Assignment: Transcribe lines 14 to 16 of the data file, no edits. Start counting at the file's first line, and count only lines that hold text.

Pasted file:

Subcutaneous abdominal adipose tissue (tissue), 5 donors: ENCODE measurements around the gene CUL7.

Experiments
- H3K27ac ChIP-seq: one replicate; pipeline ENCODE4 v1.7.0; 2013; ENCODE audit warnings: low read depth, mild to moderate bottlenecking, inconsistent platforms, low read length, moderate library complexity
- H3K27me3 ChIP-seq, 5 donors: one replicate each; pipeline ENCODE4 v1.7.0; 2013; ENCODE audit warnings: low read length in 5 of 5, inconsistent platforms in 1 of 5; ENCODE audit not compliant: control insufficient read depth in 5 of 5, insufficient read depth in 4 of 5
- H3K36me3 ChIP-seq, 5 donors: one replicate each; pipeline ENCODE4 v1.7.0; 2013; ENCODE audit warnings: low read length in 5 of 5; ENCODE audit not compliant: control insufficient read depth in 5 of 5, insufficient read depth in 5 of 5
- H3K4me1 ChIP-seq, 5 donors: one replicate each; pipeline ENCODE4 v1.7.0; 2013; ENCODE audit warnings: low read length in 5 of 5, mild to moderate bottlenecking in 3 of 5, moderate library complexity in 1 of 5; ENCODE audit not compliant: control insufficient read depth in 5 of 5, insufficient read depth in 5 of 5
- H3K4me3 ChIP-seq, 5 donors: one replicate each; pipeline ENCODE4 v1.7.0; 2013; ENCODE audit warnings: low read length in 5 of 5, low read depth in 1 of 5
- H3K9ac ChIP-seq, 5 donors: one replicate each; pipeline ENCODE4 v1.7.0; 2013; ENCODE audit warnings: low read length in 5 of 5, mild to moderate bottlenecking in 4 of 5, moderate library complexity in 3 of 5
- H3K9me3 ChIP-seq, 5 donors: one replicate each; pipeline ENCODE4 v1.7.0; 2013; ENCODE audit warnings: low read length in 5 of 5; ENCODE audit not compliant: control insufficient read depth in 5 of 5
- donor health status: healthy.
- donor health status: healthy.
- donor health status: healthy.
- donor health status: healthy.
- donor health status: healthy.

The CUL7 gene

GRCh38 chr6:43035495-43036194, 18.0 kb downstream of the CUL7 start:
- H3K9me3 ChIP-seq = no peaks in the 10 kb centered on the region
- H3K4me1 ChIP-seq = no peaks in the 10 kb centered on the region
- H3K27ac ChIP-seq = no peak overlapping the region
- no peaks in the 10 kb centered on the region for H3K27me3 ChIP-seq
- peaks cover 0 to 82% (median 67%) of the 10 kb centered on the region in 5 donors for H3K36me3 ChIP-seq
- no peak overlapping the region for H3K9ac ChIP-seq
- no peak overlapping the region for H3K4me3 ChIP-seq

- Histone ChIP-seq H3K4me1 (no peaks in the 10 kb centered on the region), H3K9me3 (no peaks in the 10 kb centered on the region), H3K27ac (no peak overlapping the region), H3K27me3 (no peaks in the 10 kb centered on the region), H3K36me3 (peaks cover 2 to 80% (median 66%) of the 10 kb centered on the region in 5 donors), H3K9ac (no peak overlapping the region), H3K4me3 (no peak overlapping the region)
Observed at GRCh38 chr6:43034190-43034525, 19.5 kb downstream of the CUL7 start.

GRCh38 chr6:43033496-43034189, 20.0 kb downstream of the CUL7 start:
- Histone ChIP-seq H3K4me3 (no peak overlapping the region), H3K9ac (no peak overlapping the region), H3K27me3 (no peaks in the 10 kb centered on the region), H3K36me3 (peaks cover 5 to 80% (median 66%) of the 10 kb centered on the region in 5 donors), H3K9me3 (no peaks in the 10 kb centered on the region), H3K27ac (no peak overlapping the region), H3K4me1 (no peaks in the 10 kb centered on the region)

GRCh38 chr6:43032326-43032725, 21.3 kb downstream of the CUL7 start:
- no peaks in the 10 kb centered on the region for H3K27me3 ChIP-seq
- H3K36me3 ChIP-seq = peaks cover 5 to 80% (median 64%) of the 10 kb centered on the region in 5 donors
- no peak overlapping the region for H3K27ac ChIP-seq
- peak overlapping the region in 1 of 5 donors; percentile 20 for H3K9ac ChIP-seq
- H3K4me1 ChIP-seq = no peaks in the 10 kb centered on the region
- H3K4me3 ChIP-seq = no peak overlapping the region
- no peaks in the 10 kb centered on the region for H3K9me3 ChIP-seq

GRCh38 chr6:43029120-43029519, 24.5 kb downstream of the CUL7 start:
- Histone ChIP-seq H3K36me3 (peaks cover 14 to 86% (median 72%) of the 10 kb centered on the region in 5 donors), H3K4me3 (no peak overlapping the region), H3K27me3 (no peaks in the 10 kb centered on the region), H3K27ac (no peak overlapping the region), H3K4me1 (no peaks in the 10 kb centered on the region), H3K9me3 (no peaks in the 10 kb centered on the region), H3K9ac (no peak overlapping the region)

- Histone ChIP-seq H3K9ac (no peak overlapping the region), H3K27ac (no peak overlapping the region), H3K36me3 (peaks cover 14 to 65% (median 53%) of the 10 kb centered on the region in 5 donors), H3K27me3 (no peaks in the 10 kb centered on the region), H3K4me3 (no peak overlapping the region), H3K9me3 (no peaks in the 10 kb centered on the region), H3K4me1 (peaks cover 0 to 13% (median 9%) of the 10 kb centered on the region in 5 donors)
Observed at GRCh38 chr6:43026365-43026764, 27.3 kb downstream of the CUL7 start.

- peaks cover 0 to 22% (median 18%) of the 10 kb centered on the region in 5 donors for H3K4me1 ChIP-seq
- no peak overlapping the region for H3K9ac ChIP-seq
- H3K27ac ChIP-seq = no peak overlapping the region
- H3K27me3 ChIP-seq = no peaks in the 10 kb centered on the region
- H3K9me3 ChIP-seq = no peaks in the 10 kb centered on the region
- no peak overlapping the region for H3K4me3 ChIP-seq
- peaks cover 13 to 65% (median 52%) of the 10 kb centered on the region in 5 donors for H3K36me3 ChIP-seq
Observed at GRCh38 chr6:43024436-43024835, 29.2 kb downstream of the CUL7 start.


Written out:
- donor health status: healthy.

The CUL7 gene

GRCh38 chr6:43035495-43036194, 18.0 kb downstream of the CUL7 start: